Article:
Talia* wasn't sure what to get her friend Rachel for her bridal shower, until she remembered the gift the bride was already getting for herself: a new name. Rachel had decided to take her future husband's name when she got married. It gave Talia an idea.
She wrangled the other bridesmaids and got them in on her "gift": a Gmail account she made for Rachel with the bride's new full name. They printed the email address and password on a sheet of paper and put it inside a thin, flat box, which they in turn placed inside of another box, and another box, and another.
There was more: "We could all write congratulations emails to her," Talia suggested to the rest of the bridal party before the shower, "for when she finally logs in to her new email address for the first time."
Email addresses are an unusual present for a new bride. But it's also not totally original. According to Jo-Anne Stayner, a public relations consultant for the service I'm A Mrs., which helps newlyweds expedite the name-change process for a fee, gifting brides with new email addresses featuring their married names has become something of a "thing." She's seen it at least a dozen times, she told Mic.
"I think it's going to be one of those little trendy cool new presents in this next bridal season, and then it'll probably fade out," Stayner said.
While it's tough to gauge just how common new email addresses as gifts actually are, it reflects the current trend of brides opting to take their husbands' names, despite a brief trend in women keeping their last names that peaked in the 1990s.
According to a poll by the New York Times earlier this year, an estimated 70% of women decide to take their husbands' last names when they get married, while 20% keep their own and the other 10% hyphenate. (In contrast, the number of men who take their wives' last names is so negligible, "any survey would have trouble picking it up," Penn State University sociologist Laurie Scheuble told the Huffington Post.)
As the New York Times pointed out, despite the great advances feminism has made there's still a great deal of social pressure on women to take their husbands' names. But for many brides, the decision is not quite so political. "So many women are working and they have established careers for themselves, it almost seemed bigger to decide to take his name than to not take his name," Donna Suh, a bride who ended up keeping her name, told the Times.
From passports to Facebook profiles: Whatever the intended message of changing surnames might be, when brides do take their husbands' names, they have to change more than just their legal documents; they have to change their Internet presences as well. In fact, the Daily Beast found that out of a pool of 14 million married female Facebook users in the United States, 65% of women in their 20s and 30s changed their usernames when they wed.
The poll excluded statistics for brides who change their names legally, but not on Facebook or the other way around. Either way, it reflects what we already know: "email addresses are important parts of who we are," including whether we're single or married, Stayner said.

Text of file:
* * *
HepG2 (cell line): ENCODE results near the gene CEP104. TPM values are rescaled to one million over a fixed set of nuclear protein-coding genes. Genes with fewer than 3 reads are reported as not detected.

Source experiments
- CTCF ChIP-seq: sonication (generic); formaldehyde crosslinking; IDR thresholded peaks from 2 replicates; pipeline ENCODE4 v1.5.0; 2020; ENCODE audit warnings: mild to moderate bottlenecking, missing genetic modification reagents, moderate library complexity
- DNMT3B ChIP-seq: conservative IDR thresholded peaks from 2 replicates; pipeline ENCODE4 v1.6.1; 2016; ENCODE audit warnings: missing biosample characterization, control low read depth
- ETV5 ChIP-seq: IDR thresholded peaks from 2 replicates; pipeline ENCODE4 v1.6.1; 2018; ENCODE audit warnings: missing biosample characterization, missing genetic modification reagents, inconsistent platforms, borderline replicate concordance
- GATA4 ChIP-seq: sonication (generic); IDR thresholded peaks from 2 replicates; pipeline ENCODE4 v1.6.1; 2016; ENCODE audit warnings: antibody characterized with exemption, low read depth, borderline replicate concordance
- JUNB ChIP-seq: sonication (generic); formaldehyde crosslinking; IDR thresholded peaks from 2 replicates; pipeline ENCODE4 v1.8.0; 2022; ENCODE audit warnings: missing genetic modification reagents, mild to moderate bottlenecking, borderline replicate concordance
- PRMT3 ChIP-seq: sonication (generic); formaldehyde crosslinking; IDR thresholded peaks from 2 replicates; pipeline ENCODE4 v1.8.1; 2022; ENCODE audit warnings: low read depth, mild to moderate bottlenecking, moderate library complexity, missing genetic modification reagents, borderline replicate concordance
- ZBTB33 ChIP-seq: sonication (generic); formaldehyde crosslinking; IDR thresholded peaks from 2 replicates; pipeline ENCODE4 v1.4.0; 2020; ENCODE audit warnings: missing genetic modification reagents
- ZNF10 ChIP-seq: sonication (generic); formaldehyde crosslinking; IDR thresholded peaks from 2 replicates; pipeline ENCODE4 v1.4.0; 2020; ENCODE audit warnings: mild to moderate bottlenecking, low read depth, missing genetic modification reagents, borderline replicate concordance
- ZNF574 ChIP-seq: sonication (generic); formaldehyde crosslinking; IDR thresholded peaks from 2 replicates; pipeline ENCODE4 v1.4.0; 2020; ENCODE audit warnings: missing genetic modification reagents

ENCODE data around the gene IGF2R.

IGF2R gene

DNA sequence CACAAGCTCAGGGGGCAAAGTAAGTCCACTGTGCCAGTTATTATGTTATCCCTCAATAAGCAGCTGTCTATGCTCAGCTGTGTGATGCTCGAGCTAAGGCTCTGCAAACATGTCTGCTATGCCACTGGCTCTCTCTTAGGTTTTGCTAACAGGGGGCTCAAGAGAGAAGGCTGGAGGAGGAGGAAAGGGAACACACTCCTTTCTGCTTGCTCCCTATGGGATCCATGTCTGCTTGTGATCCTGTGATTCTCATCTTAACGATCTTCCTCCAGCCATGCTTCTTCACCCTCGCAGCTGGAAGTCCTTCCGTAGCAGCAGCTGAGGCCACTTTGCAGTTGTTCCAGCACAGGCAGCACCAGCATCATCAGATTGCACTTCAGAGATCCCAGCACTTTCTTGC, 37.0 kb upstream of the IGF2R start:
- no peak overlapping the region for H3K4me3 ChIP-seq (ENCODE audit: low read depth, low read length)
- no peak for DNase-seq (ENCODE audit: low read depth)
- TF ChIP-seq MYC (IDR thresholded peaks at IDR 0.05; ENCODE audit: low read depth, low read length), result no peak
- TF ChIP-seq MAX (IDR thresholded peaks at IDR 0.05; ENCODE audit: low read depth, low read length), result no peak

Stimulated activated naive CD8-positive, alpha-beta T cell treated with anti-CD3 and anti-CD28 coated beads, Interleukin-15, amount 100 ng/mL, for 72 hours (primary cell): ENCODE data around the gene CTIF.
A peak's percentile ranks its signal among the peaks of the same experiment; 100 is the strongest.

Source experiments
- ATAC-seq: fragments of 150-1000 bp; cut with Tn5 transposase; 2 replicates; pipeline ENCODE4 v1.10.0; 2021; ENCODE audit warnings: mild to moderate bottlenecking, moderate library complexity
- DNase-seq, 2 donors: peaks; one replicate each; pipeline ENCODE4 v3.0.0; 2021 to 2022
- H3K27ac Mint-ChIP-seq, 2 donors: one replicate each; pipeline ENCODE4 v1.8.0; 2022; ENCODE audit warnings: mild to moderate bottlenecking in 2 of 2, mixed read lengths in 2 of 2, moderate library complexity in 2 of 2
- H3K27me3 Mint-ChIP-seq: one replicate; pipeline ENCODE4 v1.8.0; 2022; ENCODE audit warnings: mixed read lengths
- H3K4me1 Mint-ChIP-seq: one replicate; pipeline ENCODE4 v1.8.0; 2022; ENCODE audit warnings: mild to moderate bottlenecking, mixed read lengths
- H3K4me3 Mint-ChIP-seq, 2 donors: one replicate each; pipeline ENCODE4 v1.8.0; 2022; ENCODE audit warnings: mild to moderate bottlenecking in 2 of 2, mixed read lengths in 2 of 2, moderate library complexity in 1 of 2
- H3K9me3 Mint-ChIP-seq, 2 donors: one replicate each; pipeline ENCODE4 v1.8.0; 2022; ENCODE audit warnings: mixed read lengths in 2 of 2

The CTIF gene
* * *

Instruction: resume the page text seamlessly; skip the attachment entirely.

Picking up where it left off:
"Some people rely so heavily on your email and your handle, and so you think about those things. 'Is it easy to say? Do I have to explain it? Do I have to spell it out?'" Stayner said. "You're probably telling five people a week what your email address is."
That's why Stayner says she encourages bridesmaids to opt for intentionally temporary email addresses — "like SoonToBeMrsRobertSmith@gmail.com" — if they're going to give brides new email accounts as gifts.
"People are really specific about what they want their email addresses to be," she said.
Our online identities are part of who we are IRL. For many newly married women who choose to change their names, moving over to a different email address is just one of a long list of things that need to happen in order to solidify a corresponding wifely identity. (It's not just passports and driver's licenses that need to be updated: According to Stayner, one of the biggest pains is changing your name on accounts for hotel and airline rewards, the sorts of programs where you've usually been accruing points for years.)
"I changed my name on Facebook, LinkedIn and Instagram almost immediately, because I guess I wanted to symbolically and publicly recognize such a big change in my life," 23-year-old Jenna Stewart, who got married in August, told Mic. "I find it really interesting how I immediately sought to change my name on social media sites compared to my lack of interest or urgency in getting it changed legally. Who I am on social media does contribute to my own sense of identity."
The politics of women changing their names aside, in our increasingly connected world, changing something that feels ubiquitous and unexpectedly personal, like an email address or a Twitter handle, is a powerful statement. That's why bridal parties are doing their part to help new brides speed along the process.
"Nowadays, sadly, it feels like you include your email address as part of your identity," Talia said of her decision to gift her friend a new email address, "so it only made sense that Rachel would make a new account to reflect her new name ... we did it for her, in a fun way."
*Names have been changed to allow subjects to speak freely on private matters.